Feature holes include a couple of very strong par fours: the 425-yard 5th plays to a green that slopes from front to back with a lone pine tree protecting the right side of the putting surface and the tight 459-yard 16th leads to a well-bunkered green which tilts front right to back left.
All of the par threes are fine short holes but the best of these is the 167-yard 8th, played from an elevated tee position to a green that sits behind an attractive little pond – golfers are advised not to over-hit their tee shot to avoid the water as they’ll end up with a very slippery downhill putt towards the hole.
Played Bishops Stortford as a 3 ball in late September. The course is a fairly typical James Braid design with elevated tees and greens. More modern changes have diminished the original lay out with the 1st, 9th and 18th having awkward dog legs through gaps in the tree line which don't look right. We thought the par 3s to be excellent, in particular the 8th and 17th being typical Braid. All in all a fair course that could be improved by returning to the best parts of the original design and by removing many trees. We were disappointed by the unfriendly unsmiling staff in the pro shop and bar despite the website proclaiming 'a welcoming atmosphere' and being 'friendly'. Not on our visit!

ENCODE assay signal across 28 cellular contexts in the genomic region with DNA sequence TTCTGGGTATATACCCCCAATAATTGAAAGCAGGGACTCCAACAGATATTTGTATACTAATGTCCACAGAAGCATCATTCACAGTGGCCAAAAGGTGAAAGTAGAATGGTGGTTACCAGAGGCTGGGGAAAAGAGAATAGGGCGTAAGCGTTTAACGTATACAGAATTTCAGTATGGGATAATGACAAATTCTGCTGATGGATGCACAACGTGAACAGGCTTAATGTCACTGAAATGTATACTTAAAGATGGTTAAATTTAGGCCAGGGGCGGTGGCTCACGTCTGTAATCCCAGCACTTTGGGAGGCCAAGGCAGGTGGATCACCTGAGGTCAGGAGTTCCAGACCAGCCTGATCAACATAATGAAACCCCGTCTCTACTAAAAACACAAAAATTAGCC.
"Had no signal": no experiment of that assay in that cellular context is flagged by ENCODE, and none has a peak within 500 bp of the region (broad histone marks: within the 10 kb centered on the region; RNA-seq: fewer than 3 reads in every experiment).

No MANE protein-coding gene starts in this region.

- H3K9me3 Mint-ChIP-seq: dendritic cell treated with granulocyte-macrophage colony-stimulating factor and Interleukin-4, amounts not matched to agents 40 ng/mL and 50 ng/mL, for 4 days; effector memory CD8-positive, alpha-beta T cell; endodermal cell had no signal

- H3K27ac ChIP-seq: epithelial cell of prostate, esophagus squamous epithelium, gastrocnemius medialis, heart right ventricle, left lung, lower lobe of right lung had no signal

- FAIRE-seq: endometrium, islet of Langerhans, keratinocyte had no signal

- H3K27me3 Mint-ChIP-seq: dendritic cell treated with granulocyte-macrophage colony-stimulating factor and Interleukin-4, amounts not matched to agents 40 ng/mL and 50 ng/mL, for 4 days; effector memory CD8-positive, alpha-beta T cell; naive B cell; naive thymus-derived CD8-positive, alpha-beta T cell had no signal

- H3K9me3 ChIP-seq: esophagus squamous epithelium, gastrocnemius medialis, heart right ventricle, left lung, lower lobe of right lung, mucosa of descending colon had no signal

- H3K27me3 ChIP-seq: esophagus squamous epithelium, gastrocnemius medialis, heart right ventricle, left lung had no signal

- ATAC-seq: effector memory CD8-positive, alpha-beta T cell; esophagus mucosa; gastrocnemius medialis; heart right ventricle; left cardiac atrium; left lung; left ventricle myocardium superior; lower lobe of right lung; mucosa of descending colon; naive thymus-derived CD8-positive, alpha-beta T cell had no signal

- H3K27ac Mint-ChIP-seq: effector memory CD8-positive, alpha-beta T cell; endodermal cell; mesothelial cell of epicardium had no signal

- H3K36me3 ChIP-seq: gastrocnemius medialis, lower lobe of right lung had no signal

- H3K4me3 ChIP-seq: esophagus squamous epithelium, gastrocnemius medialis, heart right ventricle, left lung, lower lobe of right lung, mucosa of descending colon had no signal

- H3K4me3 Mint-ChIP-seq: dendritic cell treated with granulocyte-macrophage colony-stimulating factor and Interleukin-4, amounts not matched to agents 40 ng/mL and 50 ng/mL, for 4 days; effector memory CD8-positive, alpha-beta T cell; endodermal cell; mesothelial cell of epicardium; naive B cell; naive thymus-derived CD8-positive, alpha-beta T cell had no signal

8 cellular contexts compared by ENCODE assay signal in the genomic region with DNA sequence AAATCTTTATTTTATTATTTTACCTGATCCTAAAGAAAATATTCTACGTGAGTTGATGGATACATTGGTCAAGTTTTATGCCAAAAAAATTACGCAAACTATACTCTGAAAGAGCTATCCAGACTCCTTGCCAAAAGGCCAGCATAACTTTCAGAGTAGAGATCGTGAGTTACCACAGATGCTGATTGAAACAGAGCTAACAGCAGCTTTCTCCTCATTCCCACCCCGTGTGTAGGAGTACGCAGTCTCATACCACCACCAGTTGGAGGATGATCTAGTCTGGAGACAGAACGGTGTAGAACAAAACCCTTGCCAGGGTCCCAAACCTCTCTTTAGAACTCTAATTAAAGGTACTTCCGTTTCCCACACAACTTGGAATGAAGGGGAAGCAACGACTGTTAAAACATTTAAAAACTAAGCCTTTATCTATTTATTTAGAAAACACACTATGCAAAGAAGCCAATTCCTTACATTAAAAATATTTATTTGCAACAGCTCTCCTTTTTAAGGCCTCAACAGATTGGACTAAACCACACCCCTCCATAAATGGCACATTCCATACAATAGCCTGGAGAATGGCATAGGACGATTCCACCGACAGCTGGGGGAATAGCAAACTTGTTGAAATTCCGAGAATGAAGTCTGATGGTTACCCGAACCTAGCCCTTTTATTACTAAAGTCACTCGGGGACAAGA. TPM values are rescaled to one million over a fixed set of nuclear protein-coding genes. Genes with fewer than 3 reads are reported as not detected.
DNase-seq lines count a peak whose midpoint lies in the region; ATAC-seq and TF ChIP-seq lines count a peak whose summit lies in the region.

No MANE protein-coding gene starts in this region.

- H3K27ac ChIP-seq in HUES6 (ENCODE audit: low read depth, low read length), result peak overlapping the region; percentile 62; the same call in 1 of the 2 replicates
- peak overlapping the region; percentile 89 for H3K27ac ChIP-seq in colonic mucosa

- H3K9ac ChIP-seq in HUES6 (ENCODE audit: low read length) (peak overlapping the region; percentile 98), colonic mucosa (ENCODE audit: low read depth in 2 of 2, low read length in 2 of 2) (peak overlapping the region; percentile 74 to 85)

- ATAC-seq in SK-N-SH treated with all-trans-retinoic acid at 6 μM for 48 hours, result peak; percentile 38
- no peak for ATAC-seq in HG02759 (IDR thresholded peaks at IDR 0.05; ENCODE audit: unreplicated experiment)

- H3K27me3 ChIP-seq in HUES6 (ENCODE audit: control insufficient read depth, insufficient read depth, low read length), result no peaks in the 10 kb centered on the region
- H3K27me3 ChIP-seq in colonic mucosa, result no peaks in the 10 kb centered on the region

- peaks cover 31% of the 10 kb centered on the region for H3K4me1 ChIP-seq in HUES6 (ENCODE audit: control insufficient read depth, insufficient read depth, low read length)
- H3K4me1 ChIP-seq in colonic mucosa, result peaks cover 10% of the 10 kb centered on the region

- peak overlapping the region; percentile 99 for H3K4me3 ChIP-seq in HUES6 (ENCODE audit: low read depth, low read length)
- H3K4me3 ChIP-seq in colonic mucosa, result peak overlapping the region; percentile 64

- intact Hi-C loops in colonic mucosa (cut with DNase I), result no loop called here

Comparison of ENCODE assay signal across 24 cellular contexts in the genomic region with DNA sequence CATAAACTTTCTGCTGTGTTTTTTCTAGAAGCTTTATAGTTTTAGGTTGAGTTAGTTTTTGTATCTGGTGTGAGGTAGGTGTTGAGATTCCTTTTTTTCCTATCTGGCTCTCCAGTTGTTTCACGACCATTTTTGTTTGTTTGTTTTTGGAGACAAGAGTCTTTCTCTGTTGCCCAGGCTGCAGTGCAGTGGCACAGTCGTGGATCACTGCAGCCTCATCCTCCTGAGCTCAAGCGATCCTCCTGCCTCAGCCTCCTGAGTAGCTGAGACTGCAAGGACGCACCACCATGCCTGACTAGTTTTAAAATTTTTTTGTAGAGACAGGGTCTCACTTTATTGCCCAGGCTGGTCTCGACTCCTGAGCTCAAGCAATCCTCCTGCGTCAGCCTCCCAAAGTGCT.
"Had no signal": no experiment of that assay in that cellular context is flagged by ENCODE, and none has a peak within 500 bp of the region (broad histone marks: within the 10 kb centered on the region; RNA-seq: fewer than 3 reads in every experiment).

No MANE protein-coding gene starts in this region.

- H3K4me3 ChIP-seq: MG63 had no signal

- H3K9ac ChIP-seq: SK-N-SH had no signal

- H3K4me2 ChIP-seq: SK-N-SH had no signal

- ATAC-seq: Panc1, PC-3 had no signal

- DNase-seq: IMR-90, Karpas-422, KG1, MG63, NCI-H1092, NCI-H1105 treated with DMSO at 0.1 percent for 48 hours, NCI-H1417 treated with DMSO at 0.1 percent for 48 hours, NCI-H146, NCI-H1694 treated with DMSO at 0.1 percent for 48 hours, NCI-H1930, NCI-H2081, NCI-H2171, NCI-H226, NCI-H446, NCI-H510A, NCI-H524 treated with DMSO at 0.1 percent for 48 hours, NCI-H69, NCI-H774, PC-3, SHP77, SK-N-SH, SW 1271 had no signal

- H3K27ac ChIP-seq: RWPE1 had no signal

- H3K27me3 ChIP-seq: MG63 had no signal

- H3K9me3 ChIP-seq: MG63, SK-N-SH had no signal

A pretty good course and a very good club in a very congested Herts, Essex, North London market and probably a little low in the county rankings. First and foremost this a members club with visitors very welcome. The course by modern standards is not that long at 6400 yards but there is a nice mix of holes with some that stand-out. The club have a bunker upgrade program in place and the completed holes are now much better for this (the 2nd is a perfect example). The 5th hole is strong; a par-4 at 425 yards and only a very good drive will allow an attack on the green. The 6th hole is frustrating to me – here is a short par-5 at 506 yards, very straight and through a natural dip at about 300 yards. The issue I have is that there is nowhere near enough protection anywhere – the only bunker on the hole is beyond the green and cannot be seen until you get to it. A bunker (or two) at landing point and another short and right of the green must be considered. There is a great par-3 at the 8th – 167 yards over a pond to a two tiered green – a good looking hole. The 11th is a big par-4 at 441 yards, turning a little right and then a narrow, slightly raised green awaits. The very next hole however is a weak par-5, it is 480 yards and as mentioned about the 6th, there is not enough bunker protection (just one to the right of the green) – it is not that difficult to hit the green in two as the second half of the fairway is a little downhill – I would like to think that the bunker program includes a serious look at the 12th. The course ends on a high, the par-3 17th with a good looking teeing area and at around 200 yards is the toughest of the short holes. The closing hole is a par-4 over 400 yards and the tee shot is key – it needs to be long and towards the right side of the fairway to have any real chance to hit the green, which is a little hidden especially when the trees about a 100 yards out are in full bloom. Glad to see the course in the county rankings now and definitely scope to improve position next time I think as the new bunkering is completed.